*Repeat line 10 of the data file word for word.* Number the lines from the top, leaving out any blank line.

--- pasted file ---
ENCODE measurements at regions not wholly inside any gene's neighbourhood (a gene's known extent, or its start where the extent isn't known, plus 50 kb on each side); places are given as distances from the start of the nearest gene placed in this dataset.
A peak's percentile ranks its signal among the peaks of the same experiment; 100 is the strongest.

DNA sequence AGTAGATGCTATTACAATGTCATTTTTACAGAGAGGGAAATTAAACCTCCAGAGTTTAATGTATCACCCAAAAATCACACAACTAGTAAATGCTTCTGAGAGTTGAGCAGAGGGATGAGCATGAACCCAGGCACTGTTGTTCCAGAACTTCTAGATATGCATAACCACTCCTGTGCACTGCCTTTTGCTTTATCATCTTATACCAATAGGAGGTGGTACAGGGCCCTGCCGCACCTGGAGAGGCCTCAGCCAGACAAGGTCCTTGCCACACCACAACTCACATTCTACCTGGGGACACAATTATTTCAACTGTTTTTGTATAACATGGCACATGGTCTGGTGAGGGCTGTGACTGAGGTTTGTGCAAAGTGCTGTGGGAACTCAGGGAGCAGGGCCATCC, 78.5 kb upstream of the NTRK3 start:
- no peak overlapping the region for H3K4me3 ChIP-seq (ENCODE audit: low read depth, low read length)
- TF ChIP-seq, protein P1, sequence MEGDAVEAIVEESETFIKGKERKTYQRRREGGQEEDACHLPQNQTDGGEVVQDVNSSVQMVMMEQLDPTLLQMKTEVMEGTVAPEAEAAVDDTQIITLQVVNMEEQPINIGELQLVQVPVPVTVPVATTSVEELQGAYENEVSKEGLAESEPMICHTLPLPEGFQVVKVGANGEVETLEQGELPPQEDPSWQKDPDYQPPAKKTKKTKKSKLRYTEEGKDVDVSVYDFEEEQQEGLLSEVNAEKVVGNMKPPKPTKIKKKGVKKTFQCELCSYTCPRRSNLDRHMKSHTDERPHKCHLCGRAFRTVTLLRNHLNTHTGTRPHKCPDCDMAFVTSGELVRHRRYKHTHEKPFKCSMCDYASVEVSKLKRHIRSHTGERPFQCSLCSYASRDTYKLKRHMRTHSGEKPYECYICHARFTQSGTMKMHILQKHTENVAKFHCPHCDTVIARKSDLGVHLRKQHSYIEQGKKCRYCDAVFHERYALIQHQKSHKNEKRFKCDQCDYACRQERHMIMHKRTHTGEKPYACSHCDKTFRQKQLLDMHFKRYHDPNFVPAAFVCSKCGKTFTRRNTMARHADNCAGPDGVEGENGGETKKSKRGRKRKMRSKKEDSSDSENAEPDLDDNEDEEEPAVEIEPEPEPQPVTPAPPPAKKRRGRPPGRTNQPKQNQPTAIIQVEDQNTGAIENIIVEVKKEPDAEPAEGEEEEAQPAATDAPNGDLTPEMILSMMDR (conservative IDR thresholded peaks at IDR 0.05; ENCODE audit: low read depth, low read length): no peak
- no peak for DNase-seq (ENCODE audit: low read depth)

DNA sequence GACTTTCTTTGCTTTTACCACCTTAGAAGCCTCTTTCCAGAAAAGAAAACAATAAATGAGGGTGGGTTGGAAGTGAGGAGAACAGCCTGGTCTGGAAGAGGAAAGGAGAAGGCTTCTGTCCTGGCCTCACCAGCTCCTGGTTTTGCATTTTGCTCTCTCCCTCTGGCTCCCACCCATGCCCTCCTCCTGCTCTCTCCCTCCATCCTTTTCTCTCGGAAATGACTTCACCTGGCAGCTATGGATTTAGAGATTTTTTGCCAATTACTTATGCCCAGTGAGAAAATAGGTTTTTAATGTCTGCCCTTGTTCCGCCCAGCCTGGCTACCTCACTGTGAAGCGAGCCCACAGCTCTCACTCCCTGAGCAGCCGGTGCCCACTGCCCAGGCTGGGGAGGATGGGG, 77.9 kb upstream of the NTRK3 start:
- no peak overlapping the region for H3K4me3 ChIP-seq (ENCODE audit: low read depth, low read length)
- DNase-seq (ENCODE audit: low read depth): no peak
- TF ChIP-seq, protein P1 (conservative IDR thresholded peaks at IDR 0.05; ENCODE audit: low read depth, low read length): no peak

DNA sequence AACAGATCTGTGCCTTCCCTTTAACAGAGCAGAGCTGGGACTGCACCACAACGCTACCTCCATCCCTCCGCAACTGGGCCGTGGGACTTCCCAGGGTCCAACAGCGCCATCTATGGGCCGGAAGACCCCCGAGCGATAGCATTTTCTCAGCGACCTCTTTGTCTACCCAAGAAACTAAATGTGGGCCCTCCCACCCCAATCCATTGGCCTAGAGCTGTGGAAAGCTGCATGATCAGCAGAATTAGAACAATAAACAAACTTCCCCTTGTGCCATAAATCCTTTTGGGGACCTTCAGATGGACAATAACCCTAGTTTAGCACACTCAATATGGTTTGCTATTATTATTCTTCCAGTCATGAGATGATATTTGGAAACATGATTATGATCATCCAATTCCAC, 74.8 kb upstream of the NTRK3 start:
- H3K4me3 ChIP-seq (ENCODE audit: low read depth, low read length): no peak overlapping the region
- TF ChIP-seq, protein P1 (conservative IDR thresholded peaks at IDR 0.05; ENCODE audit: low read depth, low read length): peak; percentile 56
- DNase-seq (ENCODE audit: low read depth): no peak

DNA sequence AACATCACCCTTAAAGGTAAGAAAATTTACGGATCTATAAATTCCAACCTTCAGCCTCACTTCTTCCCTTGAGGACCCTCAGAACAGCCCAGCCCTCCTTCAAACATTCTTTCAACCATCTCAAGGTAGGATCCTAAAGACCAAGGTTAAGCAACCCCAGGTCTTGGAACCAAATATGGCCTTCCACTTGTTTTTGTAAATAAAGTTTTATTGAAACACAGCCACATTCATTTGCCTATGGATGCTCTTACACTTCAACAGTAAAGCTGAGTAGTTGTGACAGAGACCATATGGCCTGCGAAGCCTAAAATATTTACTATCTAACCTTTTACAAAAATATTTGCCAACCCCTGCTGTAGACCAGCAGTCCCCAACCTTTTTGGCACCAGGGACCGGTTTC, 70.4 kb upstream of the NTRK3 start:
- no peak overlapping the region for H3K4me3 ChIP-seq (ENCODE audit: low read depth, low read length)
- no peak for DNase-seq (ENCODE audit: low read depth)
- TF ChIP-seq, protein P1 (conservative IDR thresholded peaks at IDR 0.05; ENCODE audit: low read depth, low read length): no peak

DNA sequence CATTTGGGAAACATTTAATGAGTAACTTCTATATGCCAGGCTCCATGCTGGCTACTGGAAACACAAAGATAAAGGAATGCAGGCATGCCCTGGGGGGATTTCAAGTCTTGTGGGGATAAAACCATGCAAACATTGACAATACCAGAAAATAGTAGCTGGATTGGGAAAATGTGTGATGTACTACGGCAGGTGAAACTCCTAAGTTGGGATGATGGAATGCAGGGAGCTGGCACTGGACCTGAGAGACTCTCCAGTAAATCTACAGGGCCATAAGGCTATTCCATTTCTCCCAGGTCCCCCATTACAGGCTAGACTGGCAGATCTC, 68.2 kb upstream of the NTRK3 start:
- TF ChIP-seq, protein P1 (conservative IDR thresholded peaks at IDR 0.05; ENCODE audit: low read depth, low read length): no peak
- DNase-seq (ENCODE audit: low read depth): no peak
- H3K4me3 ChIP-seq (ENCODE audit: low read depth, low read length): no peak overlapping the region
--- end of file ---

- TF ChIP-seq, protein P1 (conservative IDR thresholded peaks at IDR 0.05; ENCODE audit: low read depth, low read length): no peak